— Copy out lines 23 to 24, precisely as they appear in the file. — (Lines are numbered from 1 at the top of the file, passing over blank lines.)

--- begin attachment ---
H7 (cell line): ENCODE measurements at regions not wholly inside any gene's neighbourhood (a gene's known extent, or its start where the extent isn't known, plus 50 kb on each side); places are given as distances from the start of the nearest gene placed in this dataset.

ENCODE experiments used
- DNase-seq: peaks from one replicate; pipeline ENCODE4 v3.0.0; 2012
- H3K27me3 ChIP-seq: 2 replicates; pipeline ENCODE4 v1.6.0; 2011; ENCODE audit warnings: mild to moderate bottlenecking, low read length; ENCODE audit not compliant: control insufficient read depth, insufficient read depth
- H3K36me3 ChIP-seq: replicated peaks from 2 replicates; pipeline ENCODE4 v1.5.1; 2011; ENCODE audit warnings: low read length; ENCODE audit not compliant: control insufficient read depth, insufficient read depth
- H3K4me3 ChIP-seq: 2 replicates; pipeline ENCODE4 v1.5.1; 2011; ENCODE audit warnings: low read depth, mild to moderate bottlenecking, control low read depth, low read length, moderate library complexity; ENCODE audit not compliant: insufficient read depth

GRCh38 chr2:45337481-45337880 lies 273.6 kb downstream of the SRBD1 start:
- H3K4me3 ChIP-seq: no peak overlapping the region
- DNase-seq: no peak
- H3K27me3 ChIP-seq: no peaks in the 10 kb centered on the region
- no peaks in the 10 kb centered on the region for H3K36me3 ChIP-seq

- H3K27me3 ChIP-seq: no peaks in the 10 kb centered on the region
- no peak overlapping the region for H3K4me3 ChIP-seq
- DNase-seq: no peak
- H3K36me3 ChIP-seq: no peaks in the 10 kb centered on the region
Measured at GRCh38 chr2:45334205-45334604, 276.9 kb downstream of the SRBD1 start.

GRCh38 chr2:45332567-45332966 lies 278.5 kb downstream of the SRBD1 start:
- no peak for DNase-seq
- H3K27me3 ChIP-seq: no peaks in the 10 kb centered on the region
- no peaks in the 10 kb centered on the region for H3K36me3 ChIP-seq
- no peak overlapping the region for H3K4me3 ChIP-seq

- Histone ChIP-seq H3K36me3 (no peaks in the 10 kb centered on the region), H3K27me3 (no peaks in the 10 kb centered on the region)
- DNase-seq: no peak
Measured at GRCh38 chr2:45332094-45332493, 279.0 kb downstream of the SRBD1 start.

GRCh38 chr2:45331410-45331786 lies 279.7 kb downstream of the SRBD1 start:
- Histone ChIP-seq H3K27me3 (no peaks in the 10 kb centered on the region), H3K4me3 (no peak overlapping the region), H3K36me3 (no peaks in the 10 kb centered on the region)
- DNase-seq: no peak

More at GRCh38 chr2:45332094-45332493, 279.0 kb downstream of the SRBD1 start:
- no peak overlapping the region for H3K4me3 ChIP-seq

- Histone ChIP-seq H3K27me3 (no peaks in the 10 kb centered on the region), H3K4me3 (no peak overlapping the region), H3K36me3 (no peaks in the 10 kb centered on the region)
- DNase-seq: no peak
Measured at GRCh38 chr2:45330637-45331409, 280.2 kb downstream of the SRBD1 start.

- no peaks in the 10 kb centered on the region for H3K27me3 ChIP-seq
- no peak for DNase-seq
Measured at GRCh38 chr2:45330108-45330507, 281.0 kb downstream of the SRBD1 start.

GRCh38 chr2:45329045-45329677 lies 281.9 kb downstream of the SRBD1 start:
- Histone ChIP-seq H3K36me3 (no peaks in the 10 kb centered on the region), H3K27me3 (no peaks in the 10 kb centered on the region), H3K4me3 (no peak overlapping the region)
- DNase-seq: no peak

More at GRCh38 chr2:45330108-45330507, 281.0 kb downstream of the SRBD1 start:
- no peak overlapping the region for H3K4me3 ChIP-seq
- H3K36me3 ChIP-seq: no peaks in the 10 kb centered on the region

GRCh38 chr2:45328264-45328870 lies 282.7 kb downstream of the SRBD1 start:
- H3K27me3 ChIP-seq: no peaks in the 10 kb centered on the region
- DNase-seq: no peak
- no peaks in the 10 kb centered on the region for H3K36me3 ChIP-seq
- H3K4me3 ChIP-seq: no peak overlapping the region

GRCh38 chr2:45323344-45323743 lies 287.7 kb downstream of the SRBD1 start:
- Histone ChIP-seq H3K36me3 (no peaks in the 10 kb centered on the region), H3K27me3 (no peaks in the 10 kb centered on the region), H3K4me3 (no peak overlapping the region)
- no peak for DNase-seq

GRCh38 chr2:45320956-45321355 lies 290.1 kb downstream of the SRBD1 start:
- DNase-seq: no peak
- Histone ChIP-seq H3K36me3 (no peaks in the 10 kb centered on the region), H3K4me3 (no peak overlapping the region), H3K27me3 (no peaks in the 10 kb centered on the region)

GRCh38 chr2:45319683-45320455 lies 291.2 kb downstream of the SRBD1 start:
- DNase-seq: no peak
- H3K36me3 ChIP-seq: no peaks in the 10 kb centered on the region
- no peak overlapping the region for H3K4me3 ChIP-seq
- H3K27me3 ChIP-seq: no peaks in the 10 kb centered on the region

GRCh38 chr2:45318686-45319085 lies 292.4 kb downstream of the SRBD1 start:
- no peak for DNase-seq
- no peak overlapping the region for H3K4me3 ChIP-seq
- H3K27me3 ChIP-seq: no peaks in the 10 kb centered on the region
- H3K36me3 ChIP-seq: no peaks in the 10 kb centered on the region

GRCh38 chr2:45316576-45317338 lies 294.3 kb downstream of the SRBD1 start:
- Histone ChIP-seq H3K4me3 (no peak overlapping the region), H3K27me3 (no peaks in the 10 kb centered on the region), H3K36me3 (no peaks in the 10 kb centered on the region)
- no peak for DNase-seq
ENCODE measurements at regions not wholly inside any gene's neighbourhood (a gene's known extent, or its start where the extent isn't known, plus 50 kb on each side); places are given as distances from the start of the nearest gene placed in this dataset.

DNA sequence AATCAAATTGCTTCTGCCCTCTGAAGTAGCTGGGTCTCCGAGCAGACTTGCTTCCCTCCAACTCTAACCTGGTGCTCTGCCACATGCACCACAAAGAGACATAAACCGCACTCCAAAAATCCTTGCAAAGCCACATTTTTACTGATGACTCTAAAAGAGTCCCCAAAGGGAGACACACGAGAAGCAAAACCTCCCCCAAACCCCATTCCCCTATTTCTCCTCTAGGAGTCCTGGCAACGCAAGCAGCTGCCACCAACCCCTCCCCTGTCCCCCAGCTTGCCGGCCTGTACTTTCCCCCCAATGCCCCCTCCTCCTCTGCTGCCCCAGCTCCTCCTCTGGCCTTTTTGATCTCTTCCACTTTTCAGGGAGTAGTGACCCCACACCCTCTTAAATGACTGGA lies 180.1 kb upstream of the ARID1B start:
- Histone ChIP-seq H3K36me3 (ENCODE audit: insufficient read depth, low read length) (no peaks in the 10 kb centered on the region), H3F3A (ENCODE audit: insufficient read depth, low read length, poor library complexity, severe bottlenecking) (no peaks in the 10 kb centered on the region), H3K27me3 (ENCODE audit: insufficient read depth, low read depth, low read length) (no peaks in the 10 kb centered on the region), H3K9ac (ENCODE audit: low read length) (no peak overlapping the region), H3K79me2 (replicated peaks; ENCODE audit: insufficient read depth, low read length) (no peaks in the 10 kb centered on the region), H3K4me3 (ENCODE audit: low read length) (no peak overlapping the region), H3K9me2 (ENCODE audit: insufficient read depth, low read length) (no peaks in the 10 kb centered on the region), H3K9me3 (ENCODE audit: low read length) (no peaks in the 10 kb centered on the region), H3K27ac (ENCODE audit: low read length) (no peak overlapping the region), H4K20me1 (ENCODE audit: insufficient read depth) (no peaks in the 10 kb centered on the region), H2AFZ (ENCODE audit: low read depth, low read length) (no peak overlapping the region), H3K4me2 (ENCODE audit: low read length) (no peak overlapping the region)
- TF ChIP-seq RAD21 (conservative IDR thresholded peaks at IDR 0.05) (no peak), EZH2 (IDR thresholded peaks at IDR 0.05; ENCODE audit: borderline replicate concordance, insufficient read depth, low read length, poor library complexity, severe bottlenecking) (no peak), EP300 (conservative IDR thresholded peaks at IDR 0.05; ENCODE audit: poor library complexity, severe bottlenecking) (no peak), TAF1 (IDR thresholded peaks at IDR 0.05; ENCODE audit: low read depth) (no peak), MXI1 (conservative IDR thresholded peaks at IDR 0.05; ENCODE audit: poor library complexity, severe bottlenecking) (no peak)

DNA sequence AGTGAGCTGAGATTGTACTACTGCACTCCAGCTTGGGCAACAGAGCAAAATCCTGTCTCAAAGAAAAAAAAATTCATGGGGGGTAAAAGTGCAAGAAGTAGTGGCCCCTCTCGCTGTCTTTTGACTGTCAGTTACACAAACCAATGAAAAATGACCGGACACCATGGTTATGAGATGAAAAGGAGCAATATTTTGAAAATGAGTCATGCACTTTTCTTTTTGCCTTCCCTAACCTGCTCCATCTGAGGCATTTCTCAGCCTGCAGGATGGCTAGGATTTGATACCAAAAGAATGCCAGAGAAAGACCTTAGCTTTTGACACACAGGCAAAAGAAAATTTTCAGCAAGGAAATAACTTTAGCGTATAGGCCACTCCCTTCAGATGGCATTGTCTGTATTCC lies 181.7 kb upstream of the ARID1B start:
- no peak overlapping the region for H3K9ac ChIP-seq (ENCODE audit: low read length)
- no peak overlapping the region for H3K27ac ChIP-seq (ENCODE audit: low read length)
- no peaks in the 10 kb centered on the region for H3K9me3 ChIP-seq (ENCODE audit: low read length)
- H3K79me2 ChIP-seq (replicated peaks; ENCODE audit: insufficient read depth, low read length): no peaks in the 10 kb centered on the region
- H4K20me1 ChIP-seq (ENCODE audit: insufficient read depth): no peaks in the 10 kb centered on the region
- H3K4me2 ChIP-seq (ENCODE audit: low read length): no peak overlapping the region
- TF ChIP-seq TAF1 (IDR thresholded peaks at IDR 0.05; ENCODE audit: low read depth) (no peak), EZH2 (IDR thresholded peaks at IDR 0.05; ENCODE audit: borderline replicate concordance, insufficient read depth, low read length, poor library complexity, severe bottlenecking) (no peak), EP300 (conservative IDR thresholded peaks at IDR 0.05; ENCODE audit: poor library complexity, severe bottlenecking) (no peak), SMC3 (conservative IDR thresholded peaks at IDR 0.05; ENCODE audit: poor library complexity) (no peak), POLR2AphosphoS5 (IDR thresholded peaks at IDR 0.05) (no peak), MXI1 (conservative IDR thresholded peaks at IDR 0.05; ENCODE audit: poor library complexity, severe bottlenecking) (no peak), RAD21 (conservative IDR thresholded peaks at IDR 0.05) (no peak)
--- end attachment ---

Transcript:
- DNase-seq: no peak
Measured at GRCh38 chr2:45332094-45332493, 279.0 kb downstream of the SRBD1 start.